Unmet Promise on Discrimination


By Editorial Board
April 14, 2014
New York Times

President Obama has made repeated use of executive orders to advance the administration’s goals when Republicans in Congress refused to act. Last week, he signed two orders requiring modest but important steps by federal contractors to narrow the wage gap between female and male employees.

These useful measures made even more glaring his failure to honor a 2008 campaign pledge to ban discrimination by federal contractors based on sexual orientation or gender identity. A long-delayed measure to outlaw such discrimination by all employers, the Employment Non-Discrimination Act, cleared the Senate five months ago with Mr. Obama’s support, but House Republican leaders are in no hurry to follow suit. John Boehner, the House speaker, has said that a law against that sort of discrimination would be “frivolous.”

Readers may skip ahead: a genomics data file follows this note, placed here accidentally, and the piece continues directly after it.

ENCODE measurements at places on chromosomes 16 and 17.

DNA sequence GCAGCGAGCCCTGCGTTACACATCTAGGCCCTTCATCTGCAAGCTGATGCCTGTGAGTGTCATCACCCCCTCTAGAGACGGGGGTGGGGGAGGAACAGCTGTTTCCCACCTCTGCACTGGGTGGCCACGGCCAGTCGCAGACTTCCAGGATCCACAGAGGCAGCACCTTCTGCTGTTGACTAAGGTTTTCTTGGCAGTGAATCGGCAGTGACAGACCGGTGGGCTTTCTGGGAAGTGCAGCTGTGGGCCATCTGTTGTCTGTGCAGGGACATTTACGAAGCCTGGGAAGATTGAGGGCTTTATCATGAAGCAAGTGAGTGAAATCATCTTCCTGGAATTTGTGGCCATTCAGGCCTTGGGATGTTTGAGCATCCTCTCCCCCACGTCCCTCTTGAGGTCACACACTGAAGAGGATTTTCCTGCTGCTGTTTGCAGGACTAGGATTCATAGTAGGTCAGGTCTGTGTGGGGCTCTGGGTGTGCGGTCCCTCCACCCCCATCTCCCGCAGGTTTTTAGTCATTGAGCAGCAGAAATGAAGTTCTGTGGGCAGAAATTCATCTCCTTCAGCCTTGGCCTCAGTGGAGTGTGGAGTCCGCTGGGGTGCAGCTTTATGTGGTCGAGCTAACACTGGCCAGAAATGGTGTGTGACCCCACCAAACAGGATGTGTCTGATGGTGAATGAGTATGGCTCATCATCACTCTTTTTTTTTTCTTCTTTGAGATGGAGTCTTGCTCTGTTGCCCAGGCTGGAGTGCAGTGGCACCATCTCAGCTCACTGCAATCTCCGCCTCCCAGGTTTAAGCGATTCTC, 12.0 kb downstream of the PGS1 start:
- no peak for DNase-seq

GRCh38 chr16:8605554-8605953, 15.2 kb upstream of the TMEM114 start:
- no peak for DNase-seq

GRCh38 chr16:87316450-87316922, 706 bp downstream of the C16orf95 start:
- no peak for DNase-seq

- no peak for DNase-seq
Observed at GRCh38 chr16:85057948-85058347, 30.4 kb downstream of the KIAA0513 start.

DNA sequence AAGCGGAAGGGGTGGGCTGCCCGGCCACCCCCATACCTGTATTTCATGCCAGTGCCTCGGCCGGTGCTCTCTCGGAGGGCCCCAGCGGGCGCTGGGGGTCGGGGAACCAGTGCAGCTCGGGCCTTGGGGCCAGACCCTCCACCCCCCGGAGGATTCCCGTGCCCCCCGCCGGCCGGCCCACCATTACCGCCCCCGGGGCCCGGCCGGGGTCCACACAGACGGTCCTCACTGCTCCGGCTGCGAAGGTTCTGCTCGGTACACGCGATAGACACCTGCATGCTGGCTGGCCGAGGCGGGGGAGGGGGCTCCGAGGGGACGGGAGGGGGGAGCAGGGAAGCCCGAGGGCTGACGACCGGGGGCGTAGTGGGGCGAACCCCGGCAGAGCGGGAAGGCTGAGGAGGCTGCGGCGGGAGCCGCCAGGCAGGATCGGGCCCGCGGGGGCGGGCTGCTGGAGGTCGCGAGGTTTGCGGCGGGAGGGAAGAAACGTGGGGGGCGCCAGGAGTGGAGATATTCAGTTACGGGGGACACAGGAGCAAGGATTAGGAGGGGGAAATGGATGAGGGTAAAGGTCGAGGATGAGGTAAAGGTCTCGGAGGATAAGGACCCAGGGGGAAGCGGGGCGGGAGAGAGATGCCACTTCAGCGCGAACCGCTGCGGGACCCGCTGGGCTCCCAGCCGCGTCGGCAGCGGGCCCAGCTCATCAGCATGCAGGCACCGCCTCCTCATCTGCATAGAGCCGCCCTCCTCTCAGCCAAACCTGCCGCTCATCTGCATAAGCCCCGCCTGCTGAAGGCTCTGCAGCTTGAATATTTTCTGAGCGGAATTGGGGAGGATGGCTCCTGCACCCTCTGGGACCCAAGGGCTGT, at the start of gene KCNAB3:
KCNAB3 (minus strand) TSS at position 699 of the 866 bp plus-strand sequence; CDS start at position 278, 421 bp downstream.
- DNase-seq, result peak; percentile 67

Mr. Obama said in November that workplace discrimination “needs to stop, because, in the United States of America, who you are and who you love should never be a fireable offense.” An executive order barring discrimination by federal contractors would extend badly needed job protections to more than 11 million employees who work in states that lack such protections and whose companies fail to provide them voluntarily, according to the Williams Institute at the U.C.L.A. School of Law.

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